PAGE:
Water bans were issued and revoked several times over after the disaster, Mack said.

She said the Mount Polley mine operation was touted as a shining example of good mining and that communities hear similar stories when mines are proposed.

"We hear what all of the economic benefits will be, what the jobs will be, local hires all of these things. What you don't hear about are the things that kind of come afterward."

"A mine is essentially a waste storage facility with a bit of gold or whatever left over," Mack said. "That's what you have to think of. Mines are forever. They don't go away."

The forum also included a panel discussion where speakers took audience questions. The bulk of the questions related to the mining's water quality impacts.

One question directed to Calvin was how he accounts for the economic impact associated with degraded water quality, a dollar figure that wasn't included in his report.

He said an economist would look at harvest declines in a fishery that was affected by a spill.

"You can certainly quantify the economic impact of an incident," Calvin said. "We'll certainly be watching Mount Polley closely. Next summer will be the first year for the return of the stock that was spawning on the summer of the accident."

Mack said a mine affects the culture and identity of a community forever and that a dollar figure doesn't always tell the whole story.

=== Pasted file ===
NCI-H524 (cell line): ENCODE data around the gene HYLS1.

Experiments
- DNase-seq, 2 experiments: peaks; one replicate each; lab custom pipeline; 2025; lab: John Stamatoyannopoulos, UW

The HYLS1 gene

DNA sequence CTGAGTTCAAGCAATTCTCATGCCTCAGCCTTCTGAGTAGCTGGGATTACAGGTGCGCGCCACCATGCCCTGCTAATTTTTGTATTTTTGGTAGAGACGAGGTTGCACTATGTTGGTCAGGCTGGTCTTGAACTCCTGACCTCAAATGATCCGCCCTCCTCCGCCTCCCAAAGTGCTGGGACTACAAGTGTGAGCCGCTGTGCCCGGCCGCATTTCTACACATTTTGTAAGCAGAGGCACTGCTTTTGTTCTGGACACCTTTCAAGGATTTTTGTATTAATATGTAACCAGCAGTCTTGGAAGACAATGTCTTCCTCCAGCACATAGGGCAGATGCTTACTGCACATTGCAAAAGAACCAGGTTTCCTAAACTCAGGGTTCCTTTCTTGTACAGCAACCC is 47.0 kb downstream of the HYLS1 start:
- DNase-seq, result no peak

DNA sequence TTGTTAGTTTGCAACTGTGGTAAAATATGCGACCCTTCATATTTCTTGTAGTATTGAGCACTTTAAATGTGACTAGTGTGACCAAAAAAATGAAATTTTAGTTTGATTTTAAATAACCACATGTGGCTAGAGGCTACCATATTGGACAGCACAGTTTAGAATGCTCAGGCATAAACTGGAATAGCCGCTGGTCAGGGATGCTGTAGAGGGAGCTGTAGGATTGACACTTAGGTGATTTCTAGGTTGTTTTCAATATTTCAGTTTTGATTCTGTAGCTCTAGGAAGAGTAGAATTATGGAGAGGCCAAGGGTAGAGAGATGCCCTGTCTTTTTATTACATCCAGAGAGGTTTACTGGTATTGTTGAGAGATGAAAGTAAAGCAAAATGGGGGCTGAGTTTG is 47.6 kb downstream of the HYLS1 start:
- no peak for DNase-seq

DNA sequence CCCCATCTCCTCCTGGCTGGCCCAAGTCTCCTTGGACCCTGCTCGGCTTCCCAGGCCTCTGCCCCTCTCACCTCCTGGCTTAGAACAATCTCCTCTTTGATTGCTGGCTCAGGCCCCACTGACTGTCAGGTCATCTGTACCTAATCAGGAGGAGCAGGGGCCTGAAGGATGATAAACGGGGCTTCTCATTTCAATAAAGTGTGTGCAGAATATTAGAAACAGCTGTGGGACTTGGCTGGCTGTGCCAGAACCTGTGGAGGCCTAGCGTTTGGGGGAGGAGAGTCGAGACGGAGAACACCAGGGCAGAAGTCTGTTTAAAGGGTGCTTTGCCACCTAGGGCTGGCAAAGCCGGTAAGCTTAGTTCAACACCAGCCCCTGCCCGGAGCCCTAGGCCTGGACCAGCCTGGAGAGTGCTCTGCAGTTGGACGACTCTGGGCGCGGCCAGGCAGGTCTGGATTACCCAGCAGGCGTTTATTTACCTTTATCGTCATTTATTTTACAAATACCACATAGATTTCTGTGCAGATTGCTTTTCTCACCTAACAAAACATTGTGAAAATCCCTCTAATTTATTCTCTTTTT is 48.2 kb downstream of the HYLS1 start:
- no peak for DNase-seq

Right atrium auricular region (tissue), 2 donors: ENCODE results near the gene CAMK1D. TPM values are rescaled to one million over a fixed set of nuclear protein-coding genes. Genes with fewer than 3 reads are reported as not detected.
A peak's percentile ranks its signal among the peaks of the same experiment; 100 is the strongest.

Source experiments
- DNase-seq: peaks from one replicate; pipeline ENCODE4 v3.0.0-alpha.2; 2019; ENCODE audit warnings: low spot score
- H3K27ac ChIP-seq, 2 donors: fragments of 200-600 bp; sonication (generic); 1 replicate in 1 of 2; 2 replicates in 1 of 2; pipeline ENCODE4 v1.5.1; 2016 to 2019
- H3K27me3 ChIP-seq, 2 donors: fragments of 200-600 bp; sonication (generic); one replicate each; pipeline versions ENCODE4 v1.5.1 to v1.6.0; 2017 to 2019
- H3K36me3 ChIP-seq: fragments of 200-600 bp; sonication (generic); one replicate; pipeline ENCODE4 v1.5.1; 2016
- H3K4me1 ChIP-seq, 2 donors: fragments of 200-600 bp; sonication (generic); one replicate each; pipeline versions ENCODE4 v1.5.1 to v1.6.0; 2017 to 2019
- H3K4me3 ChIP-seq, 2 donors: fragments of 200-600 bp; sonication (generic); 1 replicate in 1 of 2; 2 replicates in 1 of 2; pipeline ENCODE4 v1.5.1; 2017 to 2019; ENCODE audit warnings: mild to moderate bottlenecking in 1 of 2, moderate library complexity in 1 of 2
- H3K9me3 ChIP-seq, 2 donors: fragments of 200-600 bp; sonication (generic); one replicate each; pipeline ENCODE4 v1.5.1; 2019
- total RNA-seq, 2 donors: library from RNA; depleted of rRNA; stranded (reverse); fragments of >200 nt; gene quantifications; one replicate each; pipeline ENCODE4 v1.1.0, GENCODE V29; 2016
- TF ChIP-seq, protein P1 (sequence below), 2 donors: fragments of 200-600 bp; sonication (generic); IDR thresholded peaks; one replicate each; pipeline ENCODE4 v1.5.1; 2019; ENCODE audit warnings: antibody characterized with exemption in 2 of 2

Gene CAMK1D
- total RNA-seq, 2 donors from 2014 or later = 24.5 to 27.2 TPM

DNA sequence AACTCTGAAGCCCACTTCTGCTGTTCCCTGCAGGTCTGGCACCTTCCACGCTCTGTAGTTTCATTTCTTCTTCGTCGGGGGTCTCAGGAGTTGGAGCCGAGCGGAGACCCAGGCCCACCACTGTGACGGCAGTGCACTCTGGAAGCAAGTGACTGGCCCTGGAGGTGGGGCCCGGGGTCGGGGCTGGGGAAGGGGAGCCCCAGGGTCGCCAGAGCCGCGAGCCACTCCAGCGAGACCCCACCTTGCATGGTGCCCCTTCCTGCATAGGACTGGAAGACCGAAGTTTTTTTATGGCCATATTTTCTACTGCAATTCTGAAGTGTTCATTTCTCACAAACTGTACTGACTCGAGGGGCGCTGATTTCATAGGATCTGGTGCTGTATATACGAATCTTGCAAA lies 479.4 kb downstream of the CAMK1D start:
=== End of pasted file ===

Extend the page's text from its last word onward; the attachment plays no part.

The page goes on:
"How that collectively impacts your quality of life also needs to be considered even if there isn't a specific dollar amount," Mack said.

Another question directed at geologist Pete Condon, who works with the Greens Creek mine, was about the most significant risks to the valley's watershed posed by a mine.

Condon said each mine has a unique chemistry and he wasn't familiar enough with the Palmer project to give an accurate answer.

"I do not have an intimate knowledge of the Palmer project's chemistry," Condon said. "Managing materials, waste rock and tailings, to try to prevent or minimize acid formation, that's the key. You really want to get that one right."

Tom Ganner attended the forum. He said mining is an honest industry, but also a "dirty one."

He said the forum was valuable because it will help the community better plan and define what it wants for the planning and permitting of a mine.

"One of the things I got from the forum was that each and every mining scenario and permitting process is unique to the geography and geology and hydrology of an area," Ganner said. "There's really no set procedure, and perhaps in being able to formulate our questions and needs and concerns up front we might better stand a chance of being able to come up with a better model for a community/mining corporation relationship."

He said he'd like to see an independent group monitor and collect data, such as baseline environmental data along with water quality data during the life of a mine.